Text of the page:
When generous volunteers show up at train stations and border crossings with boxes of donated goods, the handouts often include food items, clothing, soap and other essential items in short supply. It is less clear if people think to include sanitary pads, tampons or other materials needed by menstruating girls and women on the move. This might include changes of underwear, soap and buckets for washing out stains. We do know that some members of the public have risen to the occasion, including women’s groups in the U.K. and Germany who have been gathering sanitary pads and other items needed for menstrual management to distribute to the migrants. However, as we recently learned, sanitary pads are not one of the approved goods that girls and women can purchase with vouchers in the refugee camps in Jordan.
Although half the world’s population is female, ongoing taboos hinder open discussion about this very basic physiological function, and strong coordinated responses are required to meet the needs of girls and women in a given crisis, be it migrants crossing Europe or displaced people across sub-Saharan Africa. While we talk openly about building latrines in displacement camps to prevent the spread of infectious disease, we talk much less comfortably about how to assure that girls and women have private, safe spaces for managing their periods, and the sanitary materials they need, so that they can engage in activities essential for their survival—such as standing in line for food, or continuing their trek to freedom and safety across foreign lands.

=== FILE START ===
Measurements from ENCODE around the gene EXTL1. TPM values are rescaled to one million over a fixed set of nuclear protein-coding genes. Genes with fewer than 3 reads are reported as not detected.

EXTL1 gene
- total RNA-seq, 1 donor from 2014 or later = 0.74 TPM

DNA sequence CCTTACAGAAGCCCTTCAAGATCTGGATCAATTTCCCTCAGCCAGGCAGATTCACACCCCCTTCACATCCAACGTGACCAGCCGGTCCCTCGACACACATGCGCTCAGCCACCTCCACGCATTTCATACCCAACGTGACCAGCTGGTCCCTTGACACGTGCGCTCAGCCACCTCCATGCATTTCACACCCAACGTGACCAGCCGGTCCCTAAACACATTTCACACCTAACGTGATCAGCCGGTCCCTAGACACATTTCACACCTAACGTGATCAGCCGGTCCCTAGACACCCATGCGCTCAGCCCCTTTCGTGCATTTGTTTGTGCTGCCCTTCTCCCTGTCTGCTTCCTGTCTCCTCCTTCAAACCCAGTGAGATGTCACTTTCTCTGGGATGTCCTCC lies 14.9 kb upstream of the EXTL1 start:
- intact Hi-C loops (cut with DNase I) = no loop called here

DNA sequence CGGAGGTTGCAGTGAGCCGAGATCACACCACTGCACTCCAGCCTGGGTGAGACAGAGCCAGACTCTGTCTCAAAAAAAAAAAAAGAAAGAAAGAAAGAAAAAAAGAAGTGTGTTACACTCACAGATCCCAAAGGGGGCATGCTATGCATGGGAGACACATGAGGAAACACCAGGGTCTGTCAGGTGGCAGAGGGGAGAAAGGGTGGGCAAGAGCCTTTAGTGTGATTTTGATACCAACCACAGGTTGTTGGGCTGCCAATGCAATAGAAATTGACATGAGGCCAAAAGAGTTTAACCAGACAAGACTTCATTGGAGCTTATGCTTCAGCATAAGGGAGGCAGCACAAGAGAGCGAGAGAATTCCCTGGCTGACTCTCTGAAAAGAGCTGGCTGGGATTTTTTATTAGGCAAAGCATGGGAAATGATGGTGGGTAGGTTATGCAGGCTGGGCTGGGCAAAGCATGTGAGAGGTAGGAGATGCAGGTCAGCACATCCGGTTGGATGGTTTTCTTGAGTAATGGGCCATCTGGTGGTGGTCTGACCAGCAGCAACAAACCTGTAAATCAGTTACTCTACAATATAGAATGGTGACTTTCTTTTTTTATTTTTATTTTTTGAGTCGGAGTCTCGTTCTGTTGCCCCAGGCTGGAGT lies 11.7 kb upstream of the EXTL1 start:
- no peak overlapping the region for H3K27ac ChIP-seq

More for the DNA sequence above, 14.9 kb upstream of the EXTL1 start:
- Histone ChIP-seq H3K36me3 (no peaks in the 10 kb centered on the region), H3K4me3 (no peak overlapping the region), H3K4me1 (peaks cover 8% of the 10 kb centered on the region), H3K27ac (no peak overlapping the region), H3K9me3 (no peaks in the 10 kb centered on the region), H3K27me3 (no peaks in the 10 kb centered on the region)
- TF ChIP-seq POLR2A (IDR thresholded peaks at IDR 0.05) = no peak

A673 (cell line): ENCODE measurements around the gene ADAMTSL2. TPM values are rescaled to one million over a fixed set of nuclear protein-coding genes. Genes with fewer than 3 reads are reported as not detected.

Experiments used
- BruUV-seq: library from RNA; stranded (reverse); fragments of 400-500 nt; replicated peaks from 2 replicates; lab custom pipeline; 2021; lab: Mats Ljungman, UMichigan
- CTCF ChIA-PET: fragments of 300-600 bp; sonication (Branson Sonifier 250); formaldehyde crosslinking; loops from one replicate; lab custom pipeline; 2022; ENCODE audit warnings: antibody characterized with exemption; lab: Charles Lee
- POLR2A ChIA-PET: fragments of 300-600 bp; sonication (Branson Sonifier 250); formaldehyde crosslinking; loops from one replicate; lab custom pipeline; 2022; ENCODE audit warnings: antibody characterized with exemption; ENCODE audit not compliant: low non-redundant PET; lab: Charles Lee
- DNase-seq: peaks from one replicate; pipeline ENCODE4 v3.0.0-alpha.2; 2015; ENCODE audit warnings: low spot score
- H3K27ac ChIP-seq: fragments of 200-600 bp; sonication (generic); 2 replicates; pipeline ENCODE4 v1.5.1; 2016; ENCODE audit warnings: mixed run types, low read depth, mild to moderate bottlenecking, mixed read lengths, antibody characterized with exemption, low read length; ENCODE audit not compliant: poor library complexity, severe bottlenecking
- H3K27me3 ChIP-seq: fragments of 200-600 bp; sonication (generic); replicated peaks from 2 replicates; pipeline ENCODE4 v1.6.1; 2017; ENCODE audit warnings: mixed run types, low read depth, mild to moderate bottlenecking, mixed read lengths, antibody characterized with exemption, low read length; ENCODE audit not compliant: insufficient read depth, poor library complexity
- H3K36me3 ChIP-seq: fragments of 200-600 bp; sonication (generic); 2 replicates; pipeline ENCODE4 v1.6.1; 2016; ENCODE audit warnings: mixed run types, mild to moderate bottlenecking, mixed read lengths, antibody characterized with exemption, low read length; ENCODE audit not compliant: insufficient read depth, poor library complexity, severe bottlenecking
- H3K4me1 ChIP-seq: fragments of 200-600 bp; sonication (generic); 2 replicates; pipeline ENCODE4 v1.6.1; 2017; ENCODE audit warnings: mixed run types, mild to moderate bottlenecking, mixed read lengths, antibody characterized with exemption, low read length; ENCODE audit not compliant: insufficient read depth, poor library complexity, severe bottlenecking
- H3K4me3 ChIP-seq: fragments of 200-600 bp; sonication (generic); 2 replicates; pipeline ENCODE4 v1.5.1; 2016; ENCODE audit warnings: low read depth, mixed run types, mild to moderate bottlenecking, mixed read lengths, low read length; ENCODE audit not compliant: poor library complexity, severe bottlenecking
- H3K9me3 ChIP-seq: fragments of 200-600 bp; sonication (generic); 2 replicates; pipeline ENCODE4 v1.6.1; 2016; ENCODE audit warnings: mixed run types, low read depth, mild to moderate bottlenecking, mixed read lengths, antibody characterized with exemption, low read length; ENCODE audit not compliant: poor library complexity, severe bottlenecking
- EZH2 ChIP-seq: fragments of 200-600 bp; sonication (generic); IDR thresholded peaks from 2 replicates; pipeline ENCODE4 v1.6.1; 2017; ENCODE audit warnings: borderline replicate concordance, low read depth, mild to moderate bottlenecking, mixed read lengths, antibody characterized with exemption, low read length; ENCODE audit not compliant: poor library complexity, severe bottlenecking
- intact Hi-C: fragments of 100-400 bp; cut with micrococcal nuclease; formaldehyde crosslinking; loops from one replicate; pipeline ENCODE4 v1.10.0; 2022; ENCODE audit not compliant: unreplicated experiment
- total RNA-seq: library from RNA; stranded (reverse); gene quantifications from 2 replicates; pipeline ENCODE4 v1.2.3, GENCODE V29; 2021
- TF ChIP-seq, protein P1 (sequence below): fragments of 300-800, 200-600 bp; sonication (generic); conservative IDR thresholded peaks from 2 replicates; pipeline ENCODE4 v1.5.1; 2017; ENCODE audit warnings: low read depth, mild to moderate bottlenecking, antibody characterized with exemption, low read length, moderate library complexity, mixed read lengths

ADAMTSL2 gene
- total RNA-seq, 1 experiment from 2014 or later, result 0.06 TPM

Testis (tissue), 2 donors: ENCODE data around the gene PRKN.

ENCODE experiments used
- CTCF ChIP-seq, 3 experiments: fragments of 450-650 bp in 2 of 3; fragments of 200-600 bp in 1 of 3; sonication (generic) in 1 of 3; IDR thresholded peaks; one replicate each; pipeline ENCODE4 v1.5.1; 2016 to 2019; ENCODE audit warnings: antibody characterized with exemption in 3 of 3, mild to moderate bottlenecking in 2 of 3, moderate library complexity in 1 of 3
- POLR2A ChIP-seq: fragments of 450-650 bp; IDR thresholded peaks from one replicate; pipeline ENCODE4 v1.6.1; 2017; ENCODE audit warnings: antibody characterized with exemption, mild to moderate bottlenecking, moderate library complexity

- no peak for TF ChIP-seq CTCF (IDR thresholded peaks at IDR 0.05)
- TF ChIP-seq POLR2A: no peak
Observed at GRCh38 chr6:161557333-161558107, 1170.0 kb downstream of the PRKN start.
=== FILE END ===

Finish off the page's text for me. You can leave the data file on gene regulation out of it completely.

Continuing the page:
This issue is not new or novel to the migrants crossing Europe, and there are growing efforts to speak more openly about menstrual management in order to assist girls and women in emergency contexts. When renewed fighting erupts in South Sudan or an earthquake strikes in Pakistan, the humanitarian response community arrives and focuses on assuring access to water, basic sanitation and shelter. They sometimes also address the needs of menstruating girls and women, either indirectly through the building of latrines, or directly through the building of separate toilets for girls and women, the construction of private washing stations, or the handing out of kits that include underwear, soap, buckets and sanitary pads or cloths.